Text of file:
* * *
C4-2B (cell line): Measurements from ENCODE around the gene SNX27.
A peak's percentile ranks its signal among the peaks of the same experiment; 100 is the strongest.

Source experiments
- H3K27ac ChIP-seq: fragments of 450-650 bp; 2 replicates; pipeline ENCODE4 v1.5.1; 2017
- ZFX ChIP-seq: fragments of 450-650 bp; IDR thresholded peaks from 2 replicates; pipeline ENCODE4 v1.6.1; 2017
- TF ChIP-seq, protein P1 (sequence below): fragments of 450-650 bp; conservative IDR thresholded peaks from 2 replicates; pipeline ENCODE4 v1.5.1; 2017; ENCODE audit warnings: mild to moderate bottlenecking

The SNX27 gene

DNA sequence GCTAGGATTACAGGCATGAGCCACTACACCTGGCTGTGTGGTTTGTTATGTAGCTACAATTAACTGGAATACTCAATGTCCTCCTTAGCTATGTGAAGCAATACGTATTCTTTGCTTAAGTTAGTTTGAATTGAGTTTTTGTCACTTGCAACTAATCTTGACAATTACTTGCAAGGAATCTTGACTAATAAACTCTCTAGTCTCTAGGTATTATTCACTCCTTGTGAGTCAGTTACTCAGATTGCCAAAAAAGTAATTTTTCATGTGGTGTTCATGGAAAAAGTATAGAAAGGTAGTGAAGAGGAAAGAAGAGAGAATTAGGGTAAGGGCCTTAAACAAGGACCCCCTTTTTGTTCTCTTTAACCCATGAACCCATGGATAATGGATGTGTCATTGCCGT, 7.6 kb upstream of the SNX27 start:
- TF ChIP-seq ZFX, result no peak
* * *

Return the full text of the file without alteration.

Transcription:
C4-2B (cell line): Measurements from ENCODE around the gene SNX27.
A peak's percentile ranks its signal among the peaks of the same experiment; 100 is the strongest.

Source experiments
- H3K27ac ChIP-seq: fragments of 450-650 bp; 2 replicates; pipeline ENCODE4 v1.5.1; 2017
- ZFX ChIP-seq: fragments of 450-650 bp; IDR thresholded peaks from 2 replicates; pipeline ENCODE4 v1.6.1; 2017
- TF ChIP-seq, protein P1 (sequence below): fragments of 450-650 bp; conservative IDR thresholded peaks from 2 replicates; pipeline ENCODE4 v1.5.1; 2017; ENCODE audit warnings: mild to moderate bottlenecking

The SNX27 gene

DNA sequence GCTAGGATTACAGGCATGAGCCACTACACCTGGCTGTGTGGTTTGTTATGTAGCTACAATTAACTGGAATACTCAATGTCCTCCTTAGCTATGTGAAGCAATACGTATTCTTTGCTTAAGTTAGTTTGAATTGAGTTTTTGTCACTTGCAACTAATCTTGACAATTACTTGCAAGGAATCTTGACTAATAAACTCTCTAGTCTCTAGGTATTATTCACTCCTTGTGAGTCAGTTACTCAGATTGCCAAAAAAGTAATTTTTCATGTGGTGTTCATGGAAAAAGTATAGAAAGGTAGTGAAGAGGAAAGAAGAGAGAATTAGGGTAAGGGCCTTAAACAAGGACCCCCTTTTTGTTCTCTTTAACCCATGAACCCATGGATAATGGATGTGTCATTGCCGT, 7.6 kb upstream of the SNX27 start:
- TF ChIP-seq ZFX, result no peak